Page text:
She was not yet fifteen when she approached the Carmelite authorities again for permission to enter. Again she was refused. The priest-director advised her to return when she was twenty-one. "Of course," he added, "you can always see the bishop. I am only his delegate." The priest did not realize what kind of girl he was dealing with.
To his dying day, Bishop Hugonin of Bayeux never forgot her. She came to his office with her father one rainy day and put her surprising request before him. "You are not yet fifteen and you wish this?" the bishop questioned. "I wished it since the dawn of reason," young Therese declared. Louis' support of her request amazed the bishop. His Excellency had never seen this type of support before. "A father as eager to give his child to God," he remarked, "as this child was eager to offer herself to him." Just before the interview, Therese had put up her hair, thinking this would make her look older. This amused the bishop, and he never spoke about Therese in later years without recounting her ploy. Although charmed by her, Bishop Hugonin did not immediately grant Therese's request. He wanted time to consider it, and advised Therese and her father that he would write them regarding his decision.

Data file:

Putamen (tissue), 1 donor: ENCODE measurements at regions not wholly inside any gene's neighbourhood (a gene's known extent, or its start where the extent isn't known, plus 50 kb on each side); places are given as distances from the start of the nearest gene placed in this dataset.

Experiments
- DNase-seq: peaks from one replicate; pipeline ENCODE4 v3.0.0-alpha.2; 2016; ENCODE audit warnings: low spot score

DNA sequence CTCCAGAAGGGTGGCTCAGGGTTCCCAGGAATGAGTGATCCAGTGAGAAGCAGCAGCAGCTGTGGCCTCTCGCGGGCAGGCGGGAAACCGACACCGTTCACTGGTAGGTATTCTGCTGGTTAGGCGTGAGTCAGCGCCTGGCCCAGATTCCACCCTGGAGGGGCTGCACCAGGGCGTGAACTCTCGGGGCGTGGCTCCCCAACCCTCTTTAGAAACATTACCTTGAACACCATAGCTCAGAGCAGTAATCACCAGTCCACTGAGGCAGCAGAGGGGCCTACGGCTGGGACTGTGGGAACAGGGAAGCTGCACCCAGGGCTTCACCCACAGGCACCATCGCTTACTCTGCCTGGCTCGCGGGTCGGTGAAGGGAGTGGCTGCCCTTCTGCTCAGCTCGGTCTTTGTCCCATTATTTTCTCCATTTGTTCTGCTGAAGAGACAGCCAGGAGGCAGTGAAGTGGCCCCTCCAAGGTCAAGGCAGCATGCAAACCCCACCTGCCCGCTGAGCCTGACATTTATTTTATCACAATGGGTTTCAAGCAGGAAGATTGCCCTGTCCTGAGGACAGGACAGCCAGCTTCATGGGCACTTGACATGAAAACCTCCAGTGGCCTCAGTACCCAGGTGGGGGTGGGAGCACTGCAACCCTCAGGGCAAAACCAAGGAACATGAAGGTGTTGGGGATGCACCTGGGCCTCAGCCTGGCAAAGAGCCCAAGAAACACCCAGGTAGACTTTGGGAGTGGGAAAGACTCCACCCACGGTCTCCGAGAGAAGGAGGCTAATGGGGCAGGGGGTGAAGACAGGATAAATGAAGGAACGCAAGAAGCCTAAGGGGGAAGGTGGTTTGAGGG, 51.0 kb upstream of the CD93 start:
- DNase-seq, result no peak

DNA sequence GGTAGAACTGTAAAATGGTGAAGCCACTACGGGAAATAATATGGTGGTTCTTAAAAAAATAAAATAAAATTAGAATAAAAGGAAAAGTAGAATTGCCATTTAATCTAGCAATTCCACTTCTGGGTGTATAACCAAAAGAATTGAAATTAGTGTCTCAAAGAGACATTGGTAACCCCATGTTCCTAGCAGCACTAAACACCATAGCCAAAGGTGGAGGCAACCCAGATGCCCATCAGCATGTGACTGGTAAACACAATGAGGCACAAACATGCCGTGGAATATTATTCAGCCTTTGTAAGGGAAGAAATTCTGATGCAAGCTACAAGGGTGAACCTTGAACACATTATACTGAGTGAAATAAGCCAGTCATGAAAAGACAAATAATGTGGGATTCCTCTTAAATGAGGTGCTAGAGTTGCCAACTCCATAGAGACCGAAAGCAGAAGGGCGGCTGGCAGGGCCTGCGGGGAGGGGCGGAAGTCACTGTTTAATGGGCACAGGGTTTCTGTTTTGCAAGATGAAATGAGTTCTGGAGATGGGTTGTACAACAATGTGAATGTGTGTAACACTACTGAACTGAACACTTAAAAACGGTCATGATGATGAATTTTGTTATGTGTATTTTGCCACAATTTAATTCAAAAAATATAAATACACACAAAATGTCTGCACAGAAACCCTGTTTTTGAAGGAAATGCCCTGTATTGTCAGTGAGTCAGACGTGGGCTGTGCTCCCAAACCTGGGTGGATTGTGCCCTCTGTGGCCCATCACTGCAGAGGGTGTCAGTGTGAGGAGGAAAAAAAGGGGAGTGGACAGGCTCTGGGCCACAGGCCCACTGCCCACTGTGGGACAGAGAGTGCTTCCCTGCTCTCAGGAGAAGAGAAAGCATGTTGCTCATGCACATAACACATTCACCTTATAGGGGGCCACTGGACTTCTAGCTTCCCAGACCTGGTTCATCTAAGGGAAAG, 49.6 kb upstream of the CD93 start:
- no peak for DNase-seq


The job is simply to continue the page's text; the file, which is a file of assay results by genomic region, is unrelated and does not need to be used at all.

Therese had planned that, should the Bayeux trip fail, she would go to the Pope himself. Thus in November, 1887, Louis took his daughters, Therese and Celine, to Italy with a group of French pilgrims. Catholics from all over the world were journeying to the Eternal City, to celebrate Leo XIII's Golden Jubilee as a priest. In her autobiography, Therese sketched a charming picture of her travels through Southern Europe. In Rome she was enamored of the Coliseum. Its history of Christian martyrdom stirred the very roots of her being. Once inside the Coliseum, the two sisters ignored regulations prohibiting visitors from descending through the ruined structure to the arena floor, sneaked away from the tour group, climbed across barriers and down the ruins to kneel and pray on the Coliseum floor. Gathering up a few stones as relics, they slipped back to the tour. No one, except their father, noted their absence.